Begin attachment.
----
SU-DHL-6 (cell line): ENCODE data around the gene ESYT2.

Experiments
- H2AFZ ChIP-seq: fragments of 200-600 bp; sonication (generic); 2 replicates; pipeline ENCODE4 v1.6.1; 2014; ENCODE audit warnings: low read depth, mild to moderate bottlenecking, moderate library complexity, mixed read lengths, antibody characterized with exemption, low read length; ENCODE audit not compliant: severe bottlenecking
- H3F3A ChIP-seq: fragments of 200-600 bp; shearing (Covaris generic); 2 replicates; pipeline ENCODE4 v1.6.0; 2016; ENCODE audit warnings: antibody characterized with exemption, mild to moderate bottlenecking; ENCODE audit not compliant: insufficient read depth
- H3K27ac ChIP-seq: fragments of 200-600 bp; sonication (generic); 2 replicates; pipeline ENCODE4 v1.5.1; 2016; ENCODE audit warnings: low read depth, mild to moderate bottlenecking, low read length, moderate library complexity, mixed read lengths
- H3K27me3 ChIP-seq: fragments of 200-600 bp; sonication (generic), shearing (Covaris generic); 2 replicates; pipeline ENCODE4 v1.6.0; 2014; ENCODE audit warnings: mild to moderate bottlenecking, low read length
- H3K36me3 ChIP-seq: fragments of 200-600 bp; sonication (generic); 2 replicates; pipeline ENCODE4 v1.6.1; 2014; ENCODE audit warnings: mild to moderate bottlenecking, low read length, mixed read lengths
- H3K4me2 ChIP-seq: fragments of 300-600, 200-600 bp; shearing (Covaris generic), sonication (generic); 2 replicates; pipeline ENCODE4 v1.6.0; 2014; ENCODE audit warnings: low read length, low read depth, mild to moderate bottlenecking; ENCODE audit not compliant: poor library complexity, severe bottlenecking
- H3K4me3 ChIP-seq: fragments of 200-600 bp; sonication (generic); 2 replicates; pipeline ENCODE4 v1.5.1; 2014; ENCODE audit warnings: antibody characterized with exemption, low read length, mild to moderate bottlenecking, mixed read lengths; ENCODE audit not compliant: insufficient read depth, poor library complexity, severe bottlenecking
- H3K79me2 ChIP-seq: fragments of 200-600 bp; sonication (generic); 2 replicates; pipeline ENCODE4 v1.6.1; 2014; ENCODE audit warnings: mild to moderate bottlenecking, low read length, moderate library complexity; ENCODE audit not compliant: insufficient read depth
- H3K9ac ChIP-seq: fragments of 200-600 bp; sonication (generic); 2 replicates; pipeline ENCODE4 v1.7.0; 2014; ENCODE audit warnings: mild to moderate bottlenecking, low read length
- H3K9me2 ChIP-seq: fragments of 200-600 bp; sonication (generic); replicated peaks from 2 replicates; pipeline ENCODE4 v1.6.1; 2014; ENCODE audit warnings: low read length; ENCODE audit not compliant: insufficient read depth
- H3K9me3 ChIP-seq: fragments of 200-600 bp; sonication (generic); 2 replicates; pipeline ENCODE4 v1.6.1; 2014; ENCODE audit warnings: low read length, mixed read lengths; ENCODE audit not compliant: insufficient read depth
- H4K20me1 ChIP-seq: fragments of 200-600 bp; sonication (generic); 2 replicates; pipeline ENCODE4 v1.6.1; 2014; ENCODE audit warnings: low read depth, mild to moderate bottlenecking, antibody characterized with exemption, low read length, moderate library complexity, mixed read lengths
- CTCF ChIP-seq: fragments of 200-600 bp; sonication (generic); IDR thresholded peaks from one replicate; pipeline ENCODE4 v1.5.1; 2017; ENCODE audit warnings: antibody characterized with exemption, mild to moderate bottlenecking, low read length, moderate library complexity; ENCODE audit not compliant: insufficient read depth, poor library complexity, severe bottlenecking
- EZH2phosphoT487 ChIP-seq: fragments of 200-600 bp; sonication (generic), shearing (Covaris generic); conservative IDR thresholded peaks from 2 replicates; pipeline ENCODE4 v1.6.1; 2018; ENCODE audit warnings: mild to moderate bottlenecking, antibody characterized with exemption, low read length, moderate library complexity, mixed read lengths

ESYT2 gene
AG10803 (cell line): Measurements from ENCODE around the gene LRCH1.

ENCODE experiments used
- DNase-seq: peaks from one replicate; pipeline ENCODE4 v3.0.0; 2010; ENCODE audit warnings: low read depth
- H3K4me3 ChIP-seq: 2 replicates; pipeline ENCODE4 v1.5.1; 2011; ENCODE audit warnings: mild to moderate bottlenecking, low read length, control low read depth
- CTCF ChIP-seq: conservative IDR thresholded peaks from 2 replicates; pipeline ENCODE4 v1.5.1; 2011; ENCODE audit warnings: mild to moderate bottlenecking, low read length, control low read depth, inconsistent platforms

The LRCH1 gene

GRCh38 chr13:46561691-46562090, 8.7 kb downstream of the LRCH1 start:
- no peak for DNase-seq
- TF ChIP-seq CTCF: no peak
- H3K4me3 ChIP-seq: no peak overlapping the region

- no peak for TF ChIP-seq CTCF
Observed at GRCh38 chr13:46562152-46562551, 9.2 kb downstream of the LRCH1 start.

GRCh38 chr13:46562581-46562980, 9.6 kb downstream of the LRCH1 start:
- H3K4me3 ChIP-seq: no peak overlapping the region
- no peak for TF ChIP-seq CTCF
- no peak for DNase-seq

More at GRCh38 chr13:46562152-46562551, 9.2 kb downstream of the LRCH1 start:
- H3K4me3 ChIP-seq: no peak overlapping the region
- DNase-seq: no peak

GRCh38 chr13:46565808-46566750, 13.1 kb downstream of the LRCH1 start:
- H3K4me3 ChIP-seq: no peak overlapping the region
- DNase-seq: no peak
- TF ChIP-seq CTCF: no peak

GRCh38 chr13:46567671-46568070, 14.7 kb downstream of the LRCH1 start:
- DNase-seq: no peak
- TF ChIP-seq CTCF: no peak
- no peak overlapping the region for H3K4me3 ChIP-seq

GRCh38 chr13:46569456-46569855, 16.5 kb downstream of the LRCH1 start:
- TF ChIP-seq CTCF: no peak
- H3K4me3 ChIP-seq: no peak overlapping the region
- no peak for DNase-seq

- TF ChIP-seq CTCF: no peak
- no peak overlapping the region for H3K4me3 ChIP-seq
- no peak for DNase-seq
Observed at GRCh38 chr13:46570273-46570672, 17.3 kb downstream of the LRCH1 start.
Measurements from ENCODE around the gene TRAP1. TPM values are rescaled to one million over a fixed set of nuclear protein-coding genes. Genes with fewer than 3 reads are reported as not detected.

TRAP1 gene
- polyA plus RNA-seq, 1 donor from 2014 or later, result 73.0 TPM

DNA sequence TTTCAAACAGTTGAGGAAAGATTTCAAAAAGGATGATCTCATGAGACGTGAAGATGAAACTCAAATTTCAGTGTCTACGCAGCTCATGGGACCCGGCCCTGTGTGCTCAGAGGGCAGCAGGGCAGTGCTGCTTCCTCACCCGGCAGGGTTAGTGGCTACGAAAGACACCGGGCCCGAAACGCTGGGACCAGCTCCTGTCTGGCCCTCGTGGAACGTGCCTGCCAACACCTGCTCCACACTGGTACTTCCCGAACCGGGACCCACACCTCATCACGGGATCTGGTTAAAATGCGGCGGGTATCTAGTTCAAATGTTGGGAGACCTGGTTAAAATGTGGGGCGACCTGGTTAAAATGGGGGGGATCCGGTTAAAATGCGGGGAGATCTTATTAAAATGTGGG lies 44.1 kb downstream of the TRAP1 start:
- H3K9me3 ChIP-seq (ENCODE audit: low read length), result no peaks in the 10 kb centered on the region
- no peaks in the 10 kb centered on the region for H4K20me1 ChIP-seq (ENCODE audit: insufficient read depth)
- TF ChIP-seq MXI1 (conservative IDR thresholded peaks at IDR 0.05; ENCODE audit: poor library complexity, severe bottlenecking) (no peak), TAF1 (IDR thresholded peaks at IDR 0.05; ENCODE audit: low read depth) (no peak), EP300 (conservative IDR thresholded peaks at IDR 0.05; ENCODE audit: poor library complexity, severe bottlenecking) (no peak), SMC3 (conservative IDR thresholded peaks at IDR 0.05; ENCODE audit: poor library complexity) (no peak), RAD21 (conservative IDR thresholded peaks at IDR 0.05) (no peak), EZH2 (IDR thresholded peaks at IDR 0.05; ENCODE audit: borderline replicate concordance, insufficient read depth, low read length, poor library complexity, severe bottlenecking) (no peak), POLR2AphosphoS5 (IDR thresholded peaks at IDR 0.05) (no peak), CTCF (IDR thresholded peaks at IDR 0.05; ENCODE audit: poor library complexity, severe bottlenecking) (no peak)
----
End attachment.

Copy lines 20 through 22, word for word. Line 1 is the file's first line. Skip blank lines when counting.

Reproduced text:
- DNase-seq: peaks from one replicate; pipeline ENCODE4 v3.0.0; 2010; ENCODE audit warnings: low read depth
- H3K4me3 ChIP-seq: 2 replicates; pipeline ENCODE4 v1.5.1; 2011; ENCODE audit warnings: mild to moderate bottlenecking, low read length, control low read depth
- CTCF ChIP-seq: conservative IDR thresholded peaks from 2 replicates; pipeline ENCODE4 v1.5.1; 2011; ENCODE audit warnings: mild to moderate bottlenecking, low read length, control low read depth, inconsistent platforms